independent and unofficial
Prince fan community site
Mon 12th Nov 2018 12:02pm
Welcome! Sign up or enter username and password to remember me
Forum jump
Forums > Politics & Religion > The US will issue over $1.3 trillion in new debt in 2018, the highest amount since the depths of the recession
« Previous topic  Next topic »
Reply   New topic   Printable     (Log in to 'subscribe' to this topic)
Author

Tweet     Share

Message
Thread started 10/29/18 5:08pm

Ugot2shakesumt
hin

avatar

The US will issue over $1.3 trillion in new debt in 2018, the highest amount since the depths of the recession

Oh my god.

This is what republicans always do. Tale a good economy then proceed to destroy it. Same as W, but hopefully Trump will not leave the nation on the verge of collapse as W did.

https://www.businessinsid...on-2018-10


The federal government will issue $1.34 trillion in new debt during 2018, according to a new Treasury Department projection.
The debt issuance represents a 146% jump from 2017 and the highest amount of new debt issued since 2010.
The report comes weeks after the Treasury said the fiscal year 2018 budget deficit hit $779 billion, the largest since 2012.
The primary drivers of new debt issuance are the GOP tax law and the bipartisan budget agreement.
The federal government will issue more than $1.3 trillion in debt in 2018, according to a new estimate released by the Treasury Department on Monday, the highest total debt issuance since the depths of the Great Recession:

Total net marketable securities issued in the fourth quarter will be a projected $425 billion, according to the Treasury report.
That will bring total debt issued in 2018 to $1.34 trillion, the highest since $1.59 trillion was issued in 2010.
2018 debt issuance also jumped 146% from 2017, when just $546 billion was issued.
The numbers come after the Treasury announced in early October that the budget deficit for fiscal year 2018 (which ran from October 2017 through September) hit $779 billion, a 17% jump from the previous fiscal year and the highest level since 2012.

The deficit is expected to come in just shy of $1 trillion for fiscal year 2019 and will eclipse the $1 trillion mark in the following four years, according to official Trump administration estimates.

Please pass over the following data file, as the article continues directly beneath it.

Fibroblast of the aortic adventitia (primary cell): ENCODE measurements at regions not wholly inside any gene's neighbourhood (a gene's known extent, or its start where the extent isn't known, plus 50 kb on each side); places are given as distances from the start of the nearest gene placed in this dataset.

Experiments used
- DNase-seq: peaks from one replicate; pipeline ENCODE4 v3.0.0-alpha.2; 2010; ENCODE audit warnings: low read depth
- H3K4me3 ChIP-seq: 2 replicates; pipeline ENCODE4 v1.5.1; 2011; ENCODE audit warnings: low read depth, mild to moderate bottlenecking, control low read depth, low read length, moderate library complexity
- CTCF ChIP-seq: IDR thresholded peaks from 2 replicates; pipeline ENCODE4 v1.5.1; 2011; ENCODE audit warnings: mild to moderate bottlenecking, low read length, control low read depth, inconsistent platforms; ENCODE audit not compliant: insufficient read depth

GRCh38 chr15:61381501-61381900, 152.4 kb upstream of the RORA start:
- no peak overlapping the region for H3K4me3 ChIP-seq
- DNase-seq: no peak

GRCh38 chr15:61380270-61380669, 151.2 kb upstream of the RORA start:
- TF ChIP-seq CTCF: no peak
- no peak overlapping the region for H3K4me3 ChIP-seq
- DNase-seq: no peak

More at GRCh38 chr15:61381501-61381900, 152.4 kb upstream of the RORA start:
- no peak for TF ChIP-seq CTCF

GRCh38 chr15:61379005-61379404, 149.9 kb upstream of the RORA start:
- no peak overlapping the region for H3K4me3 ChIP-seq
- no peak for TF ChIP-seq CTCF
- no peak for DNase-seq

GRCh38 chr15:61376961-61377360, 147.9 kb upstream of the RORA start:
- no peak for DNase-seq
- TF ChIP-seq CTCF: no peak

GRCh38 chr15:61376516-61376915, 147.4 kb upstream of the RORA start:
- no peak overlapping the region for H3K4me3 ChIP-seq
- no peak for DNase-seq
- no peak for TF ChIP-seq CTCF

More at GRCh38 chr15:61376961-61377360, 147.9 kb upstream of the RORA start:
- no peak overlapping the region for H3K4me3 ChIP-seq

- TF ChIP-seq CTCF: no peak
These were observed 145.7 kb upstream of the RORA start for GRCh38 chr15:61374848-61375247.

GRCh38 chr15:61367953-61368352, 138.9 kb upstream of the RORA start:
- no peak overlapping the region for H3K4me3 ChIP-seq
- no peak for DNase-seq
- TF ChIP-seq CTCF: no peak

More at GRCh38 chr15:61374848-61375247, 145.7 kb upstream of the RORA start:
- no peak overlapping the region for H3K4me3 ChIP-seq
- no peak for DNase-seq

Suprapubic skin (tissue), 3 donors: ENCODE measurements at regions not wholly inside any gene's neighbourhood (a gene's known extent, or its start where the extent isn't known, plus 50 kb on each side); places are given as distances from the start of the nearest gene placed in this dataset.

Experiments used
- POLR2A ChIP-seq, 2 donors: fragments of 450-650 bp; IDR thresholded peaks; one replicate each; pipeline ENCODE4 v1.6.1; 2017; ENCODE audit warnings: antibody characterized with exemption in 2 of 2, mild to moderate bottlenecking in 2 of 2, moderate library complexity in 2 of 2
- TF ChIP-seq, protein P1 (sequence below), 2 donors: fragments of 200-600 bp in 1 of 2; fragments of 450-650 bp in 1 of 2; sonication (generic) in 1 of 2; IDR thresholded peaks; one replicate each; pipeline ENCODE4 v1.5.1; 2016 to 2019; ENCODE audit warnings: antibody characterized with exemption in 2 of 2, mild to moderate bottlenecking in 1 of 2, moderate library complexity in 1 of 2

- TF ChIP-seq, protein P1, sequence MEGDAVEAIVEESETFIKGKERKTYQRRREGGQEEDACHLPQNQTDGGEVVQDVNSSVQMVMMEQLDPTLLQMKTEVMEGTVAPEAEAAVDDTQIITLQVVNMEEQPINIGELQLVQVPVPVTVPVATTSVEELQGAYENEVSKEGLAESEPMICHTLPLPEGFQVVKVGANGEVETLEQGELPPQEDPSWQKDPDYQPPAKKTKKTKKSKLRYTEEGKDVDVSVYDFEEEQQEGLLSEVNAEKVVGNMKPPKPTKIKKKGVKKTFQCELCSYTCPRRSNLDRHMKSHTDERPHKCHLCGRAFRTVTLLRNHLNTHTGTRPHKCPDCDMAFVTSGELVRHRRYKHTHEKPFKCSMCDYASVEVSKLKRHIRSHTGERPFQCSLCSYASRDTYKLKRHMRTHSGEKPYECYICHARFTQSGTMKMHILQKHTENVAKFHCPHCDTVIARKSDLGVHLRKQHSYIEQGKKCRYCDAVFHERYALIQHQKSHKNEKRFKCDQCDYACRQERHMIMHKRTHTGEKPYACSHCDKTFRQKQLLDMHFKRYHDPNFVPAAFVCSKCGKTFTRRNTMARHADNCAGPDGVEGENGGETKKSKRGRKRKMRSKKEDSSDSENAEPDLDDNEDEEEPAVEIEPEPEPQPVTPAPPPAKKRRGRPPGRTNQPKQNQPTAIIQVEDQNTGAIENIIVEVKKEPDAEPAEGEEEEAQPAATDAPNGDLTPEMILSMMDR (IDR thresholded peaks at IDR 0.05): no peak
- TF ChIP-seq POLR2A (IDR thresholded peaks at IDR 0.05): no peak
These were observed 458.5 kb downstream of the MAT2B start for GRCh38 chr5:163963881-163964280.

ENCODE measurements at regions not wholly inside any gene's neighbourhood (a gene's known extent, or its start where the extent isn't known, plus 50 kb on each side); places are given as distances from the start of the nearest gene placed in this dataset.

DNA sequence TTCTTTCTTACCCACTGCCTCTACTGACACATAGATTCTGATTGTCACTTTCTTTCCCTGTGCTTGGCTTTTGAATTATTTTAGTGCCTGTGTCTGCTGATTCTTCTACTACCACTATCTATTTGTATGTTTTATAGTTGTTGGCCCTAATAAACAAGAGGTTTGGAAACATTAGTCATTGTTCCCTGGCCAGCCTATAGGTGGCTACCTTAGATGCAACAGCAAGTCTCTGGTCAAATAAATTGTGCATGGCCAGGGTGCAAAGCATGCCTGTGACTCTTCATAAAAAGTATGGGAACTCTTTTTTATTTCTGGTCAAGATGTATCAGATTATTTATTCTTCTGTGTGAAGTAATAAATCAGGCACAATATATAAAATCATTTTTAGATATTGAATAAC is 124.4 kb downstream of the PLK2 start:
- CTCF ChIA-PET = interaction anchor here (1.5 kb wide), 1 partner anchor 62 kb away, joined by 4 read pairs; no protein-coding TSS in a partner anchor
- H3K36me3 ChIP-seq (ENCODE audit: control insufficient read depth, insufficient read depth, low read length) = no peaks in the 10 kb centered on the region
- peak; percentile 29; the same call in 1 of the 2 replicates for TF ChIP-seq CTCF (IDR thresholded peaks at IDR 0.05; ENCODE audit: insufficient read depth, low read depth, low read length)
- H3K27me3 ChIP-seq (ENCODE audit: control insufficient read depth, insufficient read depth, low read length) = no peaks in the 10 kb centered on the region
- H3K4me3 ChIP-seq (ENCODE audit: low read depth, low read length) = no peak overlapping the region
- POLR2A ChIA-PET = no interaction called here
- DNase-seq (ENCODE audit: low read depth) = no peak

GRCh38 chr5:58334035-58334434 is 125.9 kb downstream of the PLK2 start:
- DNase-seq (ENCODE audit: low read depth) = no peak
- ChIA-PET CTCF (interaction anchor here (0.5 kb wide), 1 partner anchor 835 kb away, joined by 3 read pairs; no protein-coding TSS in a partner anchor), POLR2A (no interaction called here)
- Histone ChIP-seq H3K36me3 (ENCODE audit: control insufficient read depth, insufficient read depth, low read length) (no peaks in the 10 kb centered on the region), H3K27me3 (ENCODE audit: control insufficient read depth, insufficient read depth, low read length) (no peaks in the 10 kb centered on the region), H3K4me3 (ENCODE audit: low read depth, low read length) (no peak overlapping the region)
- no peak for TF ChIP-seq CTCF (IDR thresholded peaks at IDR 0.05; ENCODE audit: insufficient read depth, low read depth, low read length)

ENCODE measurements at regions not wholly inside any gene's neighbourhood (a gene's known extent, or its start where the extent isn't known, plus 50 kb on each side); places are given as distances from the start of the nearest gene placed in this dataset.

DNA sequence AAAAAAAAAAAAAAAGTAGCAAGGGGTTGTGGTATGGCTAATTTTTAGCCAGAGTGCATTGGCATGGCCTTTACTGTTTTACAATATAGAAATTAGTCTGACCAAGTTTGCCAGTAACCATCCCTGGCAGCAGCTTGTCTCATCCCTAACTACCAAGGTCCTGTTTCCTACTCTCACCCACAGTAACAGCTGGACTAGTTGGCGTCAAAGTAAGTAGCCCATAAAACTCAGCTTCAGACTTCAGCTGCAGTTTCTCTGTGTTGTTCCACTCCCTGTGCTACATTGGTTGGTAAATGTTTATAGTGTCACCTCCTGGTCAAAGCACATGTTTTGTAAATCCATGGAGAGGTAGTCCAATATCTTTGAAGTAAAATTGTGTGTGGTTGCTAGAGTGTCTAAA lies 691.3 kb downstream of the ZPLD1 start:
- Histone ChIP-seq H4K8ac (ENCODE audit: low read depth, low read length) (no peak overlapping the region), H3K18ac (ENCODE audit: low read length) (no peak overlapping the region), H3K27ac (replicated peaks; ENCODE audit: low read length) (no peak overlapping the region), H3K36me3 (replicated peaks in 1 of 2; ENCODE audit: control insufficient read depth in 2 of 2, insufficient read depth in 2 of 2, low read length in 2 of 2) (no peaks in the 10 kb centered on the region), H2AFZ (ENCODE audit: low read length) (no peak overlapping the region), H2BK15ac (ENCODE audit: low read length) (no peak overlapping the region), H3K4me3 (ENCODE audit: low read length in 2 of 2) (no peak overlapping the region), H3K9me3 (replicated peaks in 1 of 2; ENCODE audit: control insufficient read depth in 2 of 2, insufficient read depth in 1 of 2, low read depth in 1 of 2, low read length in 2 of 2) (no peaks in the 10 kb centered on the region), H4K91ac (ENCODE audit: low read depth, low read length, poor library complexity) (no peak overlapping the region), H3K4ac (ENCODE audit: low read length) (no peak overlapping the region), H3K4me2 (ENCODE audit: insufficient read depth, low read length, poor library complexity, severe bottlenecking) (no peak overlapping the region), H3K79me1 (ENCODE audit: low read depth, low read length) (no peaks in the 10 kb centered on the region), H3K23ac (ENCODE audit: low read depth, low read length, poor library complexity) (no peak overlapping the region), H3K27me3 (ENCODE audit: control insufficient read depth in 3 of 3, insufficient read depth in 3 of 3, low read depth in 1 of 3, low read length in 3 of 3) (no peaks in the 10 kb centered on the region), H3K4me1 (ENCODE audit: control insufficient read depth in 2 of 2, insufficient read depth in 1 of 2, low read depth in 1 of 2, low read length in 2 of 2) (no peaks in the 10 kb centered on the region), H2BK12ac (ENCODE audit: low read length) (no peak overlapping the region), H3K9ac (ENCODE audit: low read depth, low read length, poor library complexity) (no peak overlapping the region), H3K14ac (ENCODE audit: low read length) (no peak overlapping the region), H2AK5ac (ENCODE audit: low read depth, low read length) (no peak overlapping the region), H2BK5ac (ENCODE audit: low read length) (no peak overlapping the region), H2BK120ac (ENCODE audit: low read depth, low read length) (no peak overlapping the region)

The ballooning debt load is primarily the result of newly passed legislation including the GOP tax reform law and the bipartisan budget deal.
Crooked Donnie. Lock him up!
 Reply w/quote - E-mail - orgNote - Report post to moderator
Reply #1 posted 10/30/18 6:39am

RodeoSchro

avatar

This is what will destroy America.

Second Funkiest White Man in America

P&R's paladin
 Reply w/quote - E-mail - orgNote - Report post to moderator
Reply #2 posted 10/30/18 7:43am

RodeoSchro

avatar

National Debt = $21,682,000,000,000

Interest = $328,505,128,000

Interest Rate = 1.52%

The net interest rate we pay on our debt is at an historical low. It will rise again. What happens if it does? Using only current debt amount - not including what additional debt will be accumulated during the interest rate rise period, and that is certainly another $2-$3 trillion in debt - the costs would be:

Interest Rate = 3.03%
Interest = $657,010,256,000
Annual increase in interest costs = $328,505,128,000

Interest Rate = 3.78%
Interest = $821,262,820,000
Annual increase in interest costs = $492,757,692,000

Interest Rate = 4.54%
Interest = $985,515,384,000
Annual increase in interest costs = $657,010,256,000


In 2001 - the last fiscal year in which we ran a budget surplus - the net interest rate we paid on our debt was 5.743%.

If - or rather, when - rates go back to that then our interest cost on just the current debt would be $1,245,197,260,000.

https://www.treasurydirec...001_12.htm

But don't worry! President Trump, the self-professed "King of Debt", has stated if that happened, he'd just default on our debt and then renegotiate to stiff our creditors for 50% or so of what we owe them.

https://www.theatlantic.c...lk/488270/